It had been years since she had really thought about him although he had been on her mind, in some way or another, every moment since they had parted.  It was only now, with the scent of lavender settling on her skin, that she could remember his voice, the wrinkles around his smile, the smell of his hair.  How long had it been?

She opened her eyes and felt the stinging threat of tears stab at the corners.  Mary blinked a few times and continued to walk, her feet sending up tiny droplets of rain in splatters around her.

Mary tried to push the lavender, and the curiosity of where it had come from, out of her mind.  She had walked to work this same way every day for at least two years, and never before had she smelled lavender.  What she did know was this–she had to get past him or she might not survive.

When Steve had left, she thought her world had ended.  Everything seemed dull, bland, inhuman, without his smile, his passion.  Her body felt broken, not just her heart.  They both had wanted different things although she couldn’t quite remember the differences now.  She hadn’t wanted to let go, but Steve had given her little choice.  He stepped onto that bus and left her behind.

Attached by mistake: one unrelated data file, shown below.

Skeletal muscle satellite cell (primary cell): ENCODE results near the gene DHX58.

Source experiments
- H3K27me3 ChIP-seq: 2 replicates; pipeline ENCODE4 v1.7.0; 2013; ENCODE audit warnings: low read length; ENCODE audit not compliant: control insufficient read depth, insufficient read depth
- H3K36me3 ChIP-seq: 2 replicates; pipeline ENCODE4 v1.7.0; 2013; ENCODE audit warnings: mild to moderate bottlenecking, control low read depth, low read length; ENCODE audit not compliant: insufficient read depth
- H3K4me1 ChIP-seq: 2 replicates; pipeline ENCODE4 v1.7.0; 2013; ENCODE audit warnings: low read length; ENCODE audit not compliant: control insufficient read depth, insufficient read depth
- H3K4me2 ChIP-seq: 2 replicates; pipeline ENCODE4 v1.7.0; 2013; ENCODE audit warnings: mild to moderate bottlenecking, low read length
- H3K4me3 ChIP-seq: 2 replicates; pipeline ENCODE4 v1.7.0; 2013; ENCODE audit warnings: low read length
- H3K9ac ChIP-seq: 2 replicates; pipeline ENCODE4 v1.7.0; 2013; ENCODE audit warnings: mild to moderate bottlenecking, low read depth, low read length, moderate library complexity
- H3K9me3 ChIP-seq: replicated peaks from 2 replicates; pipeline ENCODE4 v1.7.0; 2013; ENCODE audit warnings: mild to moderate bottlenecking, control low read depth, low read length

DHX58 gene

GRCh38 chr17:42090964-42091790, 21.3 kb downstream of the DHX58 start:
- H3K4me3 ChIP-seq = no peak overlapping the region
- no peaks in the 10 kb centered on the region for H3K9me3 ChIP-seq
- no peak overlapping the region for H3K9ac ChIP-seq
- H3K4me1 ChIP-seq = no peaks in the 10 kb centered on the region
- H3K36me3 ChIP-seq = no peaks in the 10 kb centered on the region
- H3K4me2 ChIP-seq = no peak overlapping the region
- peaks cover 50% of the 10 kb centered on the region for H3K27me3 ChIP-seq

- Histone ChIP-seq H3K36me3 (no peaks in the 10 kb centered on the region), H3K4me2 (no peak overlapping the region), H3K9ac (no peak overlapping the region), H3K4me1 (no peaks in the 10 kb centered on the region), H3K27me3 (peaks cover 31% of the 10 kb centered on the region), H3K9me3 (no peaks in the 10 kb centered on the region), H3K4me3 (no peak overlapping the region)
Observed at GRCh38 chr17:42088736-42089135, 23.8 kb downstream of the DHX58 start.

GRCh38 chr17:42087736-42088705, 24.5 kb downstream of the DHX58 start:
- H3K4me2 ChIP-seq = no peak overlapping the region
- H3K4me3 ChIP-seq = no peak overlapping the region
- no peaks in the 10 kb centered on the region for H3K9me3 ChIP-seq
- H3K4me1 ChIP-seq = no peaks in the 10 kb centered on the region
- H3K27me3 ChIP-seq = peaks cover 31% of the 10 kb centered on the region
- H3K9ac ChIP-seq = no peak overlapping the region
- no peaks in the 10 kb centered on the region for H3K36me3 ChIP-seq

As she splish-splashed through the rainy morning, Mary decided to bypass work and take a walk.  She needed to clear her head even if she had forgotten an umbrella.  But, things only became more confusing and aggravating as the morning wore on.

The receptionist at her office barely replied when Mary called in to let them know she wouldn’t be arriving until later that afternoon.  It was as if the woman hadn’t been listening.  At the coffee shop where Mary always bought her morning brew, the barista skipped her in line and Mary almost didn’t get served.

Aside from the obvious lack of customer service, Mary was enjoying the wet day.  The rain glinted off the sharp edges of the city, refracting light in marvelous rainbows painted on the pavement.  Mary put on her sunglasses and veered off the sidewalk and into the park.